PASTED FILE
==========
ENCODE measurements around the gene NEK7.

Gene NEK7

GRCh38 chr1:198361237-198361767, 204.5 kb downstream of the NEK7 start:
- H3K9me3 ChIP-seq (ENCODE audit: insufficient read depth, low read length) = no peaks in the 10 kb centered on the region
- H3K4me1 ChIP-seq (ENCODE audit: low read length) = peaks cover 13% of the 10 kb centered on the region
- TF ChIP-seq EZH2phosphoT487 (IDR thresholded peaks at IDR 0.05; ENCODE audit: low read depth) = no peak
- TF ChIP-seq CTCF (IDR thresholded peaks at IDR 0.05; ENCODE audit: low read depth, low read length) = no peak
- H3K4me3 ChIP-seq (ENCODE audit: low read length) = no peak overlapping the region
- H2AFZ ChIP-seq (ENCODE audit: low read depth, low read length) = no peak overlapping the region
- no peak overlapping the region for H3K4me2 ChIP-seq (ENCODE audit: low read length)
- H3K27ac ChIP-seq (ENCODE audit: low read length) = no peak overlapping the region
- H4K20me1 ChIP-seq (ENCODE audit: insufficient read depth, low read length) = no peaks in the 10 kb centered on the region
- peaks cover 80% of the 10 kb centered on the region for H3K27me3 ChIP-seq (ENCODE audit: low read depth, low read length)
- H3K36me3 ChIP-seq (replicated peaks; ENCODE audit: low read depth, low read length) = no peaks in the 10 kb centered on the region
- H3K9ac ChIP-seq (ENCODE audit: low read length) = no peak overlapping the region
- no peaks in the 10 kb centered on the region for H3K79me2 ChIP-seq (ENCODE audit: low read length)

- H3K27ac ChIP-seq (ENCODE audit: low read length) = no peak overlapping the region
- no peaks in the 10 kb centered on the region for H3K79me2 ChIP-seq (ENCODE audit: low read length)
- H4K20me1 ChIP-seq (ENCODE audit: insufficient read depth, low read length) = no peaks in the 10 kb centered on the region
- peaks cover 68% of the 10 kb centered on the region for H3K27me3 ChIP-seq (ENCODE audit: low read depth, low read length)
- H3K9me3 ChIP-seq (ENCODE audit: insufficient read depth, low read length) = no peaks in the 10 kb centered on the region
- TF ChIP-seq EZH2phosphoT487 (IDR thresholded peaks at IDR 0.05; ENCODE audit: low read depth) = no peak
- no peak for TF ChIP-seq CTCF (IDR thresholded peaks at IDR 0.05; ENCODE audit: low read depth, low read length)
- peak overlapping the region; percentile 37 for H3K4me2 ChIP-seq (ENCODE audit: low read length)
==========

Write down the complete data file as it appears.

ENCODE measurements around the gene NEK7.

Gene NEK7

GRCh38 chr1:198361237-198361767, 204.5 kb downstream of the NEK7 start:
- H3K9me3 ChIP-seq (ENCODE audit: insufficient read depth, low read length) = no peaks in the 10 kb centered on the region
- H3K4me1 ChIP-seq (ENCODE audit: low read length) = peaks cover 13% of the 10 kb centered on the region
- TF ChIP-seq EZH2phosphoT487 (IDR thresholded peaks at IDR 0.05; ENCODE audit: low read depth) = no peak
- TF ChIP-seq CTCF (IDR thresholded peaks at IDR 0.05; ENCODE audit: low read depth, low read length) = no peak
- H3K4me3 ChIP-seq (ENCODE audit: low read length) = no peak overlapping the region
- H2AFZ ChIP-seq (ENCODE audit: low read depth, low read length) = no peak overlapping the region
- no peak overlapping the region for H3K4me2 ChIP-seq (ENCODE audit: low read length)
- H3K27ac ChIP-seq (ENCODE audit: low read length) = no peak overlapping the region
- H4K20me1 ChIP-seq (ENCODE audit: insufficient read depth, low read length) = no peaks in the 10 kb centered on the region
- peaks cover 80% of the 10 kb centered on the region for H3K27me3 ChIP-seq (ENCODE audit: low read depth, low read length)
- H3K36me3 ChIP-seq (replicated peaks; ENCODE audit: low read depth, low read length) = no peaks in the 10 kb centered on the region
- H3K9ac ChIP-seq (ENCODE audit: low read length) = no peak overlapping the region
- no peaks in the 10 kb centered on the region for H3K79me2 ChIP-seq (ENCODE audit: low read length)

- H3K27ac ChIP-seq (ENCODE audit: low read length) = no peak overlapping the region
- no peaks in the 10 kb centered on the region for H3K79me2 ChIP-seq (ENCODE audit: low read length)
- H4K20me1 ChIP-seq (ENCODE audit: insufficient read depth, low read length) = no peaks in the 10 kb centered on the region
- peaks cover 68% of the 10 kb centered on the region for H3K27me3 ChIP-seq (ENCODE audit: low read depth, low read length)
- H3K9me3 ChIP-seq (ENCODE audit: insufficient read depth, low read length) = no peaks in the 10 kb centered on the region
- TF ChIP-seq EZH2phosphoT487 (IDR thresholded peaks at IDR 0.05; ENCODE audit: low read depth) = no peak
- no peak for TF ChIP-seq CTCF (IDR thresholded peaks at IDR 0.05; ENCODE audit: low read depth, low read length)
- peak overlapping the region; percentile 37 for H3K4me2 ChIP-seq (ENCODE audit: low read length)